Here’s how retailers can allay customer fears over privacy

(Source: Supplied.)

Research shows Australian consumers are scared about the safety of their personal information – and their images – more than ever before. 

What retailers do with their data is at the top of shoppers’ minds, especially after several major Australian chains were recently caught taking photos of customers without most of them being aware. 

Yet, for retailers – whether with physical stores or trading online – data is king when developing meaningful engagements with customers, optimising sales and monitoring store performance. 

So how can retail businesses collect useful information (data) yet reassure their customers their privacy is respected and protected when they visit stores?   

Why it is critical to adopt non-intrusive monitoring

David Mah, MD and co-founder at Kepler Analytics, says it is critical that retailers adopt non-intrusive means of collecting data on customers – and that businesses make sure they communicate to consumers how safe and private their information is. 

“The use of CCTV and camera counting traffic systems is viewed with increasing suspicion by consumers these days – sometimes fairly – but nevertheless the publicity can be harmful to any retail brand.”  

Kepler Analytics has solved the privacy fears of retailers and consumers alike by using a new technology that can monitor customer behaviour – and store interaction – without identifying them. 

Kepler uses radio energy-based technology which measures the radio frequency density output from smartphones without being able to identify the phone or its owner. 

“This makes Kepler’s technology intrinsically private, in that it does not infringe on – and is not even applicable – when it comes to the compliance frameworks such as Australian Privacy and Surveillance Laws, and Europe’s GDPR, for example.”

Radio frequency is much safer and more discrete than cameras, Wi-Fi, and Bluetooth technologies that most other technology companies in the retail store analytics space rely on. 

“With Kepler, retailers can get the data they need to operate stores effectively without having to compromise on shopper privacy or take on privacy-related risks,” says Mah.

In fact, stores with the technology installed do not even need to display signage warning customers they are using it. 

“Privacy laws do not apply.”

Mah says Kepler Analytics drives data-driven store actions to boost sales and traffic. Actionable insights are generated via its software, analysing customer traffic and behaviour captured by its sensors. 

The technology works across two levels: measuring and analysing consumer behaviour in stores and monitoring store performance.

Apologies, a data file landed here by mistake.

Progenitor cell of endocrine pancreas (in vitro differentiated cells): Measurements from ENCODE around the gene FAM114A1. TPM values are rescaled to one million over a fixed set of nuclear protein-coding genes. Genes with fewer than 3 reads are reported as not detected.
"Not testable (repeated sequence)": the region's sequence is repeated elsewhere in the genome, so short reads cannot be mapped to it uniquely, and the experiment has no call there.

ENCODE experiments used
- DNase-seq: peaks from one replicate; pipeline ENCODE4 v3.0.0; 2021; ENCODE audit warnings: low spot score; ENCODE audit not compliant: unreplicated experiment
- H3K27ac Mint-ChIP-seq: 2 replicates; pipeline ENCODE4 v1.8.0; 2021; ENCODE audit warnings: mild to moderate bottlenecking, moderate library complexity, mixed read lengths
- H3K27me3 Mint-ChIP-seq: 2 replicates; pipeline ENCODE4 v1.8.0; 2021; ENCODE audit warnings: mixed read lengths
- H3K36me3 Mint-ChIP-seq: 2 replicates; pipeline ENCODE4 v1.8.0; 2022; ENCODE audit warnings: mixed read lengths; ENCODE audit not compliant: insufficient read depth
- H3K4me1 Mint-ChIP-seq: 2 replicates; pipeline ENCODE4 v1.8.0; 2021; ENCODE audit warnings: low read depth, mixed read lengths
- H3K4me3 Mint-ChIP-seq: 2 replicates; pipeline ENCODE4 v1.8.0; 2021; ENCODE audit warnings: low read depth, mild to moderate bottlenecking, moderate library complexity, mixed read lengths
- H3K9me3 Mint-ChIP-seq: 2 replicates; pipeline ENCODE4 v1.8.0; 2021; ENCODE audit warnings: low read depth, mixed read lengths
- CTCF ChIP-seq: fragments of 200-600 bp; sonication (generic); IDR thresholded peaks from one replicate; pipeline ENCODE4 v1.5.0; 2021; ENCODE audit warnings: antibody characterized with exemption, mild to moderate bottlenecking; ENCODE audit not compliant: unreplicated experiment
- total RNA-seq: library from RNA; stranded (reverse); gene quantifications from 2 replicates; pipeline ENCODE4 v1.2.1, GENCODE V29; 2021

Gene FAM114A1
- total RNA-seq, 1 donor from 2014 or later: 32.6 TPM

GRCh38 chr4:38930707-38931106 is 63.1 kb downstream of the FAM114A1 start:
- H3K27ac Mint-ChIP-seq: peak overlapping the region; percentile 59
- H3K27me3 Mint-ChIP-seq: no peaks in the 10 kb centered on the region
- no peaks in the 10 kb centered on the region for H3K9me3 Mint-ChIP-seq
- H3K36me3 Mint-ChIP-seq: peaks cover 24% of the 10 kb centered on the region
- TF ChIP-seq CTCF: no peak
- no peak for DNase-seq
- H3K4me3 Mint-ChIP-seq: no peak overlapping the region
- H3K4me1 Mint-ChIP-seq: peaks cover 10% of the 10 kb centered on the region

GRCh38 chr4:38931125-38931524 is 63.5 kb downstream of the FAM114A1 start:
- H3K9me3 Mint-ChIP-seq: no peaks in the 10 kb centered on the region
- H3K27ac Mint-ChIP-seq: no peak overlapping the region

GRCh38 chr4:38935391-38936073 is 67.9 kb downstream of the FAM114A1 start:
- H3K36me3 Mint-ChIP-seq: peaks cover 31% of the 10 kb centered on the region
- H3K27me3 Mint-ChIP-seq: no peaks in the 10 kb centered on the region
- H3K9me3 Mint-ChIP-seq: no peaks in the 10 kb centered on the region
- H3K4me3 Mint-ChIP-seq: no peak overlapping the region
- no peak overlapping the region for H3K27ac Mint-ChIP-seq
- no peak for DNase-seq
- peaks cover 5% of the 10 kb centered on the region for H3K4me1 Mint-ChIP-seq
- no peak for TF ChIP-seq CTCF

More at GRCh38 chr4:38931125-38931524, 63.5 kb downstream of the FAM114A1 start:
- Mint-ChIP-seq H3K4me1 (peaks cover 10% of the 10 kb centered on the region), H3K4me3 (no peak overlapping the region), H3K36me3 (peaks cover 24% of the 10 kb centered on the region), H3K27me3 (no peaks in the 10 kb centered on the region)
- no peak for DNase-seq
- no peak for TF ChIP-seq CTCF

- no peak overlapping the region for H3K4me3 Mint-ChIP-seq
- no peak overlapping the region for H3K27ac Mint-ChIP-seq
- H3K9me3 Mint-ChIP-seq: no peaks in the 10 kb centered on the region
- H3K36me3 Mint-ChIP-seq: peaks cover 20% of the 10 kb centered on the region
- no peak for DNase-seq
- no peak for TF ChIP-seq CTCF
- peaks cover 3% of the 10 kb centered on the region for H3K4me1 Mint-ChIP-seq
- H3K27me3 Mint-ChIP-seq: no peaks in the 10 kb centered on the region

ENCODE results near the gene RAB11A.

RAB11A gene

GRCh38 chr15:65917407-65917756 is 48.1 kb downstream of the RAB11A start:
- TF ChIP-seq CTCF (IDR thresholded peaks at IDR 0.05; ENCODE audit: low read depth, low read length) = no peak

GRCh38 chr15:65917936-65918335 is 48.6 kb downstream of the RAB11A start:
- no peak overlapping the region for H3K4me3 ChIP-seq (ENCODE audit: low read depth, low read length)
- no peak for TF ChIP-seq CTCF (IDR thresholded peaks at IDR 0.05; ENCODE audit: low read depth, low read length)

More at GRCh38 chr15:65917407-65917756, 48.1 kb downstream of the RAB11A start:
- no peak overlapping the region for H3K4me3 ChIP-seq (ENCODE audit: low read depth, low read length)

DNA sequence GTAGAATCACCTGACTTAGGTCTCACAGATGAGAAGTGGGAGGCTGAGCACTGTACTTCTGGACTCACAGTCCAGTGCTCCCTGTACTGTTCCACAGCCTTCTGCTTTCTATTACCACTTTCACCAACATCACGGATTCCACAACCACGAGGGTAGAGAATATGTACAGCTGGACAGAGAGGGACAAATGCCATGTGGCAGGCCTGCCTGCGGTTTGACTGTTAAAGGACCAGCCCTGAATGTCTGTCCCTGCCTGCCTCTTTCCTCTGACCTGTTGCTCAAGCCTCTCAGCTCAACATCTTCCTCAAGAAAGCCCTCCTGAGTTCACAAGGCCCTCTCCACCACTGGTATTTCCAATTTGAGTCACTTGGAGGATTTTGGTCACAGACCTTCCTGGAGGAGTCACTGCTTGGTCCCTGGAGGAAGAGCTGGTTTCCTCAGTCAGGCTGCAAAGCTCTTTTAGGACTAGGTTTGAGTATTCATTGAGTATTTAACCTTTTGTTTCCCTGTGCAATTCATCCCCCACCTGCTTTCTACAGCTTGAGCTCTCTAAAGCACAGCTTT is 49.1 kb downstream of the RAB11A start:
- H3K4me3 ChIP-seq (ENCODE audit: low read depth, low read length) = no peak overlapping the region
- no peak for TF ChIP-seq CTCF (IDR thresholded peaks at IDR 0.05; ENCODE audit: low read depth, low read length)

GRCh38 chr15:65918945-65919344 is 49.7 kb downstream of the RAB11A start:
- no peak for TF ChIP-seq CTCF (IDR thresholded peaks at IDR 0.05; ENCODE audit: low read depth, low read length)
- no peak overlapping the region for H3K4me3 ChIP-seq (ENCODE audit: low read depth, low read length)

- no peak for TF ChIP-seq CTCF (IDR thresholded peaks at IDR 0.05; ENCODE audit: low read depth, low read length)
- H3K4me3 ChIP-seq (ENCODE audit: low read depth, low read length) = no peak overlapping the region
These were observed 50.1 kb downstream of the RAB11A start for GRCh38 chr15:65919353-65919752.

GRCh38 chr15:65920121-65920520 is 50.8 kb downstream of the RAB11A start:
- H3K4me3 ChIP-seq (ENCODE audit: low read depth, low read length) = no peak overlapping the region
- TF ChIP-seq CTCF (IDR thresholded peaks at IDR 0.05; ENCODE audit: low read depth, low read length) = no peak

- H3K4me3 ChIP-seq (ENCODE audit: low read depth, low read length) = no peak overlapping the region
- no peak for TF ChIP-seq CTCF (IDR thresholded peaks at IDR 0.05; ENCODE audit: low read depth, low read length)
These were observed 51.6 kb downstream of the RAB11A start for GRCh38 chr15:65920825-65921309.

Powerful insights from real-time monitoring

Privacy isn’t the only advantage of the Kepler sensor technology. The setup is incredibly simple with a one-step installation process that does not interrupt store operations. 

“Our analytics software provides powerful insight and real-time alerts for immediate action across the store network,” explains Mah. 

Retailers are provided with actionable insights including:

  • Linking real-time key performance indicators (KPIs) to store behaviours, actions and staff coaching. KPIs include customer behaviour measures like the conversion rate of passersby into store traffic and sales conversion, fitting room conversion and dwell time.
  • Service level optimisation based on customer dwell time and the maximisation of conversion rates.
  • Optimisation and prediction of marketing, promotional and merchandising decisions. 
  • Store design to encourage intended store experiences and customer journeys. 
  • Negotiating rent across the store network using passers-by traffic data and centre/precinct benchmarks.
  • Forecasting traffic and sales at potential new store sites to reduce the risk of network expansion.

While the major Australian retailers who were caught filming customers and storing their images this year have since paused their use of the scanning technology, the high-profile media coverage of the practice sparked outrage, doing little to appease concerns among consumers about who is filming them and who has access to it. 

Research from Toluna late last year – long before the image scandal broke – showed 85 per cent of Australians were concerned that companies are acquiring too much data about them. Three in four said their greatest concern was the possibility of the data being hacked leading to their personal information being stolen, and 58 per cent feared companies collecting data would share it with or sell it to other companies.  

So now is the time for all retailers to analyse what data they collect, how they store it and who can access it. 

Kepler Analytics’ technology has now been embraced by retailers across more than 35 countries allowing them to increase sales and customer satisfaction and decrease operating costs, all at once. 

For more information about Kepler Analytics, click here